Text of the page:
AB: Rubin/Cash saw great music such as American Five: A Hundred Highways, ‘Hurt’. The excellent black documentary maker Noland Walker told me: “Cash’s story is all of our story in the end, no matter what we amass or achieve in a material sense, most of it crumbles or goes away. But what can remain is the effect of the lives we touch (though the scale varies). Trent Reznor’s right, ‘Hurt’ is no longer his song (in the way that ‘Natural Woman’ and ‘I Say a Little Prayer’ no longer belong to Carole King and Dionne Warwick, respectively).”
SS: Absolutely, he made it his own.
AB: Your article on ‘Hurt’ is sharp: “His physical frailty comes as a shock. Just as it did in the Hurt video… It doesn’t seem right somehow; the Man in Black always seemed mythic, carved out of granite. But the defiance and determination are still visibly there. The life force seems to burn brighter in this white-haired old man than in any young pretender.” And “the father of our country!”, as Kris Kristofferson calls him in your conclusion, was now living in an empire of dirt.
SS: My article kept getting put off. I was out in Tennessee at one point and I met up with June. She was very generous and hospitable, she seemed kind of unwell. Then the next thing we knew she died. It was very sudden, she’d gone into hospital and she’d died. Johnny Cash had been going in and out of hospital during that period. It was over and over and over again, and June was organising prayerathons online and things and somehow getting him back from the edge. So everybody expected John to go and not June. He was devastated. I thought he’s going to pass very soon. She was the one keeping him alive. I got a call from Rick saying Johnny wants you to go out this weekend, can you do it? Sure.
I’d met Johnny Cash and interviewed him a few times before, but this was really quite shocking. I met him in his kitchen in that big house they had in Walk the Line. He was coming down in, as he called it, the “Popemobile,” one of those lifts that they put on the wall for people with wheelchairs. It was a glass fronted thing and his face looked almost dead. He came out and he looked so shrunken but swollen at the same time. His face looked like he’d been having a boxing match with Ali, bent in and out of shape and eyes were nearly blind with glaucoma and his hair was white. He came up and said, in that voice, “Hello, I’m Johnny Cash.” It sent chills through you. He was like, let’s have breakfast. So I spent five days with him. We spent a lot of time together, usually one of his daughters would be there visiting, at one point lovely Roseanne Cash was there.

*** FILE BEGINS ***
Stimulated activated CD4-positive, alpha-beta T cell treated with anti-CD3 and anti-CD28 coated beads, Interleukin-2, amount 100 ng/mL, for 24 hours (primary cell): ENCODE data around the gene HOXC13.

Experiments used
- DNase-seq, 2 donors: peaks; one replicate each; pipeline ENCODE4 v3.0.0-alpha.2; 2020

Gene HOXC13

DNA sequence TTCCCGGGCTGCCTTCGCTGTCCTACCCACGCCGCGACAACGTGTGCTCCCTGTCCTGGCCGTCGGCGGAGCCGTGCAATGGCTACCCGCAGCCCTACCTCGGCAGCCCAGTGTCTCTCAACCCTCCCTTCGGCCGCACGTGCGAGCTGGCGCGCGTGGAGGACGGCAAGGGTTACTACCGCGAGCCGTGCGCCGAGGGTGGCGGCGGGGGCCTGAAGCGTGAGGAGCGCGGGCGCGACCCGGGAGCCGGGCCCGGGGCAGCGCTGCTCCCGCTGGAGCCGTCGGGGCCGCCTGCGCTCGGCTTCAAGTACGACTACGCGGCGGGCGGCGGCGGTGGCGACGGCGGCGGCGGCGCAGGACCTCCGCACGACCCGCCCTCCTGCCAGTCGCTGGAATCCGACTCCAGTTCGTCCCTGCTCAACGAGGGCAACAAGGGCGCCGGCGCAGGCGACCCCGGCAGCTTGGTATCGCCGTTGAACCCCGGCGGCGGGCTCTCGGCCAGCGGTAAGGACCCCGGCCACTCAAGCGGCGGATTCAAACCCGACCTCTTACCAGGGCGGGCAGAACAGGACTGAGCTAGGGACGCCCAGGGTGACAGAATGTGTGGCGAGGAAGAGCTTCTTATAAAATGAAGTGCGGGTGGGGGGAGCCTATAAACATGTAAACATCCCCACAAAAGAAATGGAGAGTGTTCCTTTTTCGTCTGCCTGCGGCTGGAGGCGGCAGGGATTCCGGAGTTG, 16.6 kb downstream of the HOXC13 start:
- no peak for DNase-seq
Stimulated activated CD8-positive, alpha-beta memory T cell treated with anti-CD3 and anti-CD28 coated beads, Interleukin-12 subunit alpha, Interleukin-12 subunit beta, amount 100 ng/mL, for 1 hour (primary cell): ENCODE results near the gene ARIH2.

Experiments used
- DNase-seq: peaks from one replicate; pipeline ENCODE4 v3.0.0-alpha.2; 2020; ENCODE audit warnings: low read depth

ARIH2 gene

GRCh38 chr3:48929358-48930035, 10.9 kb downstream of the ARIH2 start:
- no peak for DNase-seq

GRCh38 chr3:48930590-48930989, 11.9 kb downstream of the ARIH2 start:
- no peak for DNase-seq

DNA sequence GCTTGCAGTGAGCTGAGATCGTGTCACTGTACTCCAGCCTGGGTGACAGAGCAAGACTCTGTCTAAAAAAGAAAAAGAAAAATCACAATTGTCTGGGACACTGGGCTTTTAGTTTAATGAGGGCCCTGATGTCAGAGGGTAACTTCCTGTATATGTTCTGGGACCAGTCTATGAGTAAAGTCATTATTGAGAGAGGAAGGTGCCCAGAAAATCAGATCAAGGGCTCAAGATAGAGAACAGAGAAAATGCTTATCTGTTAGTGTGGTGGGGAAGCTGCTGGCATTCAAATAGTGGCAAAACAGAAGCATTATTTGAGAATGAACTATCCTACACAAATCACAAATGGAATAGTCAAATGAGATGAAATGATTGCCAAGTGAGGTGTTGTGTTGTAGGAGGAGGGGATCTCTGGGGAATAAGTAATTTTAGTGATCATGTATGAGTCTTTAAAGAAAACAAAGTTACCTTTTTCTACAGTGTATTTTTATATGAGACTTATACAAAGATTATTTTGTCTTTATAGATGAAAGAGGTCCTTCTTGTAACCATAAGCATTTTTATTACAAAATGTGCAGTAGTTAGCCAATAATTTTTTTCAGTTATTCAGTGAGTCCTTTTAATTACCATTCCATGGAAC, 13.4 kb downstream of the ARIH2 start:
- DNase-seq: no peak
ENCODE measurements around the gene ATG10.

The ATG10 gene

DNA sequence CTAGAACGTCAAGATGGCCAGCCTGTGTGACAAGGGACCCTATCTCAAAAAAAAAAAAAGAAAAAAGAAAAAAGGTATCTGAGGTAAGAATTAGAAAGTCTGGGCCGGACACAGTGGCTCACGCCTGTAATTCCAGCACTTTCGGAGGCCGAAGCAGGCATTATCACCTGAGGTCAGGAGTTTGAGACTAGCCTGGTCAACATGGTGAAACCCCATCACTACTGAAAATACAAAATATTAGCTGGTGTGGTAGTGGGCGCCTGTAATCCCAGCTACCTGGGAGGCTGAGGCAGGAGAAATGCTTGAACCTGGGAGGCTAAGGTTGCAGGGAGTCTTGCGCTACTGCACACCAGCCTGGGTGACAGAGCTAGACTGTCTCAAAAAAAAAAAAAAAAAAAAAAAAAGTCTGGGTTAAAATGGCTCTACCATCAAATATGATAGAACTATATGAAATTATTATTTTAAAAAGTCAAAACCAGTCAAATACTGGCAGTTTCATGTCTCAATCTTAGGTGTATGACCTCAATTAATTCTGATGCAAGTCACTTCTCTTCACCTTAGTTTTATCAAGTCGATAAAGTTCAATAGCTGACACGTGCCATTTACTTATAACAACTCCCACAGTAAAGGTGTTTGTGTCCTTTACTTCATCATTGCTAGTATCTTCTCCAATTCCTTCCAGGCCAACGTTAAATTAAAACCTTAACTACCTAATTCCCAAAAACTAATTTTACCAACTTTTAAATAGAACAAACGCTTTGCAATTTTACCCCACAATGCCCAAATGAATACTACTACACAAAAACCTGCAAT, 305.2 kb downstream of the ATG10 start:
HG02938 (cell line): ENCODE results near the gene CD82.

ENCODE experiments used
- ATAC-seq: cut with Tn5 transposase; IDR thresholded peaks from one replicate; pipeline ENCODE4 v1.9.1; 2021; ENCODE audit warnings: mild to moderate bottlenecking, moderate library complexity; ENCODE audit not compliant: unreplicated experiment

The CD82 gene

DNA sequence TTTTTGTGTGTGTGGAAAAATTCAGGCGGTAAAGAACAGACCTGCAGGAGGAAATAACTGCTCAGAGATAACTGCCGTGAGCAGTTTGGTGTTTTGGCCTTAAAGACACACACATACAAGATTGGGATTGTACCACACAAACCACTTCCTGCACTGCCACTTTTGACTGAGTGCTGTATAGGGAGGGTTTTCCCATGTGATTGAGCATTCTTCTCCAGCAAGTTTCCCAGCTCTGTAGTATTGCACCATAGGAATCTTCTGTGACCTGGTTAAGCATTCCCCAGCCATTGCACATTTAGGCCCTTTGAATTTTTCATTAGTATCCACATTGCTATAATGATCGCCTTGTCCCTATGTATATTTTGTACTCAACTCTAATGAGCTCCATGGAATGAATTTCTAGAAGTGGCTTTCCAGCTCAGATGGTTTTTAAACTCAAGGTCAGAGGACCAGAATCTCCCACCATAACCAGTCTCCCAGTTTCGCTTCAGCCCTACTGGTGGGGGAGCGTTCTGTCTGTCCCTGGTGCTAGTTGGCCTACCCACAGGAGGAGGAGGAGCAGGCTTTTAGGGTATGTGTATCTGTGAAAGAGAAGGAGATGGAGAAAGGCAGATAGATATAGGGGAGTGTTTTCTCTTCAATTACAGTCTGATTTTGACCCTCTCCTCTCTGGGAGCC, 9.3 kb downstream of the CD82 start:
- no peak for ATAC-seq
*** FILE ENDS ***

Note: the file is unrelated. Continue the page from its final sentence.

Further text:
Other times doctors would be coming by because he was determined to get out of his wheelchair and walk, and throw the damn wheelchair in the lake, which was by the house. We’d talk, we got along.
AB: He must have liked you to have you around for five days.
SS: Down in the basement where they shot the ‘Hurt’ video he had a baby grand piano at each end of the room and when he was spending the morning with his doctors, I said “Do you mind if I play some music?” He says [adopts deep voice] “That’s what it’s there for honey.” And so I sat and played Chopin on the piano downstairs. In the afternoons, I sat with him while he was recording in the back room, the one with the circular bachelor boy bed and hunting trophies on the wall. It was remarkably poignant to see this man who was 71 but looked about 90 determined to get back. I think one of the most moving moments was when I asked about how he and Rick had taken out a full page ad and billboard when they got the first Grammy, sort of giving the finger. He pushed himself up from his wheelchair, “I went ‘fuck you’.” He was flipping the bird, this little old man and it made my heart soar. This is Johnny Cash, this is the Man in Black.